Saturday, January 28, 2012

In My Mailbox - 1/28/12

Credit goes to The Story Siren for creating and hosting the In My Mailbox feature.

Here are the new books I got this week:

Dear Canada: Torn Apart by Susan Aihoshi

The harsh conditions of an internment camp become a reality for a young Japanese-Canadian girl.
It is 1941 and Mary Kobayashi, a Canadian-born Japanese girl enjoys her life in Vancouver. She likes school, she likes her friends, and she yearns above all else to own a bicycle. Although WWII is raging elsewhere in the world, it hasn't really impacted her life in B.C.
Then on December 7, 1941, Japan bombs Pearl Harbor. . . and everything changes.
Suddenly a war of suspicion and prejudice is waged on the home front and Japanese-Canadians are completely stripped of their rights, their jobs and their homes. Mary is terrified when her family is torn apart and sent to various work camps, while she and her two sisters are sent, alone, to a primitive camp in B.C.'s interior. Here Mary spends the duration of the war, scared and uncertain of how it will all end.
In Torn Apart, author Susan Aihoshi draws from the experiences of her own family during "The Uprooting" of the Japanese in B.C. during WWII. Through young Mary's eyes, readers experience this regrettable time in Canadian history firsthand.

I Am Canada: Behind Enemy Lines by Carol Matas

A young WWII gunner from the Prairies sees the horrors of war firsthand when he is captured by the Gestapo.
Eighteen-year-old Sam Frederiksen has come a long way from the Prairies. Trained to be a gunner in a Lancaster bomber during WWII, he is shot down over France. Battered and bruised, he does survive, and joins forces with the French Resistance... only to be betrayed by one of its members. He and other flyers from various Allied countries are rounded up by the Gestapo and held in Fresnes prison just outside of Paris.
Treated as spies, rather than POWs, these men are beaten, some tortured — then sent to Buchenwald Concentration Camp in eastern Germany. It is here, in these wretched conditions, that Sam witnesses the darkest side of humanity — gas chambers, torture and starvation. Yet it is also here that he comes to understand the true resilience and unfathomable courage of the victims.
Author Carol Matas has won numerous awards for her previous novels about the Holocaust. Behind Enemy Lines is partially based on a true incident from WWII, in which 168 Allied airmen were captured and sent to Buchenwald. Twenty-six of these men were Canadian.

Making Bombs for Hitler by Marsha Forchuk Skrypuch

In this companion book to the award-winning Stolen Child, a young girl is forced into slave labour in a munitions factory in Nazi Germany.
In Stolen Child, Marsha Forchuk Skrypuch introduced readers to Larissa, a victim of Hitler's largely unknown Lebensborn program. In this companion novel, readers will learn the fate of Lida, her sister, who was also kidnapped by the Germans and forced into slave labour — an Ostarbeiter.
In addition to her other tasks, Lida's small hands make her the perfect candidate to handle delicate munitions work, so she is sent to a factory that makes bombs. The gruelling work and conditions leave her severely malnourished and emotionally traumatized, but overriding all of this is her concern and determination to find out what happened to her vulnerable younger sister.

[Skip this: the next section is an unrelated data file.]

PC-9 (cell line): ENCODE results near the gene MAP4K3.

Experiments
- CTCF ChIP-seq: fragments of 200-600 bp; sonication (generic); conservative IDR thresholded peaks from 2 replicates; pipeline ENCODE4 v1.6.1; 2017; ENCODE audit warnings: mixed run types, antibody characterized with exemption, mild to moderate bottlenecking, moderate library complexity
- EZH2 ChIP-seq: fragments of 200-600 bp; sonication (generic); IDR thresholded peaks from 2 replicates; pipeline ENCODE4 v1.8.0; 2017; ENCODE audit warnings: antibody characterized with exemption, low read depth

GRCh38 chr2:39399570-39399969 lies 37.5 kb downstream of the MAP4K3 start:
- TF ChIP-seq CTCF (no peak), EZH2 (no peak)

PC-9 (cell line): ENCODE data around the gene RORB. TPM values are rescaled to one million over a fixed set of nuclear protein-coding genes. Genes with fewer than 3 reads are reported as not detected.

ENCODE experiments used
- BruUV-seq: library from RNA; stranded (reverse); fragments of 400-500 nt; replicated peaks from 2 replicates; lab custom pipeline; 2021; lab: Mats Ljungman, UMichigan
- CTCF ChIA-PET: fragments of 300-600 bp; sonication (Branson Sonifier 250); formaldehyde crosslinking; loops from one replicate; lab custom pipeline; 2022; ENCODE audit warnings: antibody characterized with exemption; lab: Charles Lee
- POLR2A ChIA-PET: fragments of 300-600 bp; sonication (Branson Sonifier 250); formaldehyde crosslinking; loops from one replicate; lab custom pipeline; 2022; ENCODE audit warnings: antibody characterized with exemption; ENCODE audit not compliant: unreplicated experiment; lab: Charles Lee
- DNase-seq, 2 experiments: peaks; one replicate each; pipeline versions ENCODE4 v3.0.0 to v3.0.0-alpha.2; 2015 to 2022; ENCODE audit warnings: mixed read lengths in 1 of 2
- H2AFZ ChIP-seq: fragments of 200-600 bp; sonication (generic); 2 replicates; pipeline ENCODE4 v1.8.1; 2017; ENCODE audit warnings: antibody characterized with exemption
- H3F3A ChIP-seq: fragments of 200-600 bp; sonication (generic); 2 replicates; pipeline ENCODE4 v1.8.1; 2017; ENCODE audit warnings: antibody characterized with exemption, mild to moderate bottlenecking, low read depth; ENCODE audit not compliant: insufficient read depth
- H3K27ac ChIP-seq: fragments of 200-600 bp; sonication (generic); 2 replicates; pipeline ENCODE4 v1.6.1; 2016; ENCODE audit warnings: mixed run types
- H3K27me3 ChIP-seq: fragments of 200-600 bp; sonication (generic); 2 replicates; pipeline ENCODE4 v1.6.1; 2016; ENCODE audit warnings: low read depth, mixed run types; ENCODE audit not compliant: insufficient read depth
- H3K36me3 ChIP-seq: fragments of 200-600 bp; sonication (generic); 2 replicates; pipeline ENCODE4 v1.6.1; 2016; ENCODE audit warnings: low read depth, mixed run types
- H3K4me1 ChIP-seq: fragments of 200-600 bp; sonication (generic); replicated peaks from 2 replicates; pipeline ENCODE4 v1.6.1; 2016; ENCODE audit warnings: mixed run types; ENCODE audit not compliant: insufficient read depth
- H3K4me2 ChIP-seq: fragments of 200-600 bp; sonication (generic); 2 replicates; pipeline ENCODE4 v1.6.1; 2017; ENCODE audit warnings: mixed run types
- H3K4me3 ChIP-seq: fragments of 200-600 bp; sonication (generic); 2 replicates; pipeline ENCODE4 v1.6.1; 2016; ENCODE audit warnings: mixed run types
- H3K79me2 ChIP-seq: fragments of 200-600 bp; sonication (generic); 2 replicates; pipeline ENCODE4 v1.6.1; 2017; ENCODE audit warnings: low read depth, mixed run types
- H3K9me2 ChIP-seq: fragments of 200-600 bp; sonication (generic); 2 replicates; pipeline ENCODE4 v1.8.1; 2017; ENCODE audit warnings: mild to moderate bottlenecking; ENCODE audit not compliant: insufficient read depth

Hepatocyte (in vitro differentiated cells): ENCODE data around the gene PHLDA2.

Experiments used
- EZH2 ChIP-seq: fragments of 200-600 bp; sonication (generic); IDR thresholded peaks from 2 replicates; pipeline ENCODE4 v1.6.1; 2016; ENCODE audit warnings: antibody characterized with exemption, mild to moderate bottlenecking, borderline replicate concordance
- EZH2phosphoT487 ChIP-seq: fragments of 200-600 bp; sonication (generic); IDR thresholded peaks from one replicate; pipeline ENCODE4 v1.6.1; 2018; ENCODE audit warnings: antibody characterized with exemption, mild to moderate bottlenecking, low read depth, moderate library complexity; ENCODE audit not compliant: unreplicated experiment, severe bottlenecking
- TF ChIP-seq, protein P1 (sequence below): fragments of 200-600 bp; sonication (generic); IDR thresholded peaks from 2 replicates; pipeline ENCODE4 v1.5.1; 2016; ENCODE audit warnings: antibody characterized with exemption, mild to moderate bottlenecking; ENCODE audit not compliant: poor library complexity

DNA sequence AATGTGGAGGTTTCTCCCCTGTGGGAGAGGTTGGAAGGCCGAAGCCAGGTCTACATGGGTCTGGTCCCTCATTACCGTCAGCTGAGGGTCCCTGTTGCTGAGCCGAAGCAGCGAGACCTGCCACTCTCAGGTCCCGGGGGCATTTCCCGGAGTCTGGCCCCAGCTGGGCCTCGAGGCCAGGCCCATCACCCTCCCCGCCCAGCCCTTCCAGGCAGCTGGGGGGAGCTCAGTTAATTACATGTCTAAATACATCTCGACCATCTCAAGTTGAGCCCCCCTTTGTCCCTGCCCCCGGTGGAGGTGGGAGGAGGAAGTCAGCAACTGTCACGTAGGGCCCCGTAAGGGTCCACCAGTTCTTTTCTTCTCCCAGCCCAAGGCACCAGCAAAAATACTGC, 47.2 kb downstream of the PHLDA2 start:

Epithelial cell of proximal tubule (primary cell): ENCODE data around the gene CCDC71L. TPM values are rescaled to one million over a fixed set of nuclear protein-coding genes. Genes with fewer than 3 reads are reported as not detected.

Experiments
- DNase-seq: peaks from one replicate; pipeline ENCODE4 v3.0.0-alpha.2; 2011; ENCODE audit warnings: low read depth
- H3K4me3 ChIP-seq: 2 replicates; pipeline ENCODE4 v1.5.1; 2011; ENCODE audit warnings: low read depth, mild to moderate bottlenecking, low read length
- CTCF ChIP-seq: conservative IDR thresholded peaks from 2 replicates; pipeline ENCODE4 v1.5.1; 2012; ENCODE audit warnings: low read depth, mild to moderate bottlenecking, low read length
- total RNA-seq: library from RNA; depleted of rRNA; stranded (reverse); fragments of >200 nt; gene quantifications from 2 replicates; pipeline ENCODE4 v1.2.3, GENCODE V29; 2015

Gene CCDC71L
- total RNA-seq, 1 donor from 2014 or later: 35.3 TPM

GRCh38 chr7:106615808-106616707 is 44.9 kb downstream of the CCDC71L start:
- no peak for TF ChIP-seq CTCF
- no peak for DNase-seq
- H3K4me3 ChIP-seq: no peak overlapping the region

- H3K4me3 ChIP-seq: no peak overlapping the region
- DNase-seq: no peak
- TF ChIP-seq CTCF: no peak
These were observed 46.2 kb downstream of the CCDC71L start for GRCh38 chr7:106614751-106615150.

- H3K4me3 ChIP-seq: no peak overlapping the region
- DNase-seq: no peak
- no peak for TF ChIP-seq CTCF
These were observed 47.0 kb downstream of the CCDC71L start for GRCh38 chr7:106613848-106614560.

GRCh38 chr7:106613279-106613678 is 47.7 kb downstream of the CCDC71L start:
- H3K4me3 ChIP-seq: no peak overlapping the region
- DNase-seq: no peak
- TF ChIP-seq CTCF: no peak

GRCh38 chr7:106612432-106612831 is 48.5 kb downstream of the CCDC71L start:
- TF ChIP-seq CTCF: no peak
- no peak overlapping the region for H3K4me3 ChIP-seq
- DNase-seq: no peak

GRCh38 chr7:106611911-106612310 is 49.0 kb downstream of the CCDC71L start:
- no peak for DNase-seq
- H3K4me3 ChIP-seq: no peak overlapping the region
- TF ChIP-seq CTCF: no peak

With rumours of the Allies turning the tide in the war, Lida and her friends conspire to sabotage the bombs to help block the Nazis' war effort. When her work camp is finally liberated, she is able to begin her search to learn the fate of her sister.
In this exceptional novel Marsha Forchuk Skrypuch delivers a powerful story of hope and courage in the face of incredible odds.

Halflings by Heather Burch

After being inexplicably targeted by an evil intent on harming her at any cost, seventeen-year-old Nikki finds herself under the watchful guardianship of three mysterious young men who call themselves halflings. Sworn to defend her, misfits Mace, Raven, and Vine battle to keep Nikki safe while hiding their deepest secret—and the wings that come with.
A growing attraction between Nikki and two of her protectors presents a whole other danger. While she risks a broken heart, Mace and Raven could lose everything, including their souls. As the mysteries behind the boys’ powers, as well as her role in a scientist’s dark plan, unfold, Nikki is faced with choices that will affect the future of an entire race of heavenly beings, as well as the precarious equilibrium of the earthly world.

Promise Me This by Cathy Gohlke

Michael Dunnagan was never supposed to sail on the Titanic, nor would he have survived if not for the courage of Owen Allen. Determined to carry out his promise to care for Owen’s relatives in America and his younger sister, Annie, in England, Michael works hard to strengthen the family’s New Jersey garden and landscaping business.
Annie Allen doesn’t care what Michael promised Owen. She only knows that her brother is gone—like their mother and father—and the grief is enough to swallow her whole. As Annie struggles to navigate life without Owen, Michael reaches out to her through letters. In time, as Annie begins to lay aside her anger that Michael lived when Owen did not, a tentative friendship takes root and blossoms into something neither expected. Just as Michael saves enough money to bring Annie to America, WWI erupts in Europe. When Annie’s letters mysteriously stop, Michael risks everything to fulfill his promise—and find the woman he’s grown to love—before she’s lost forever.

Wednesday, January 25, 2012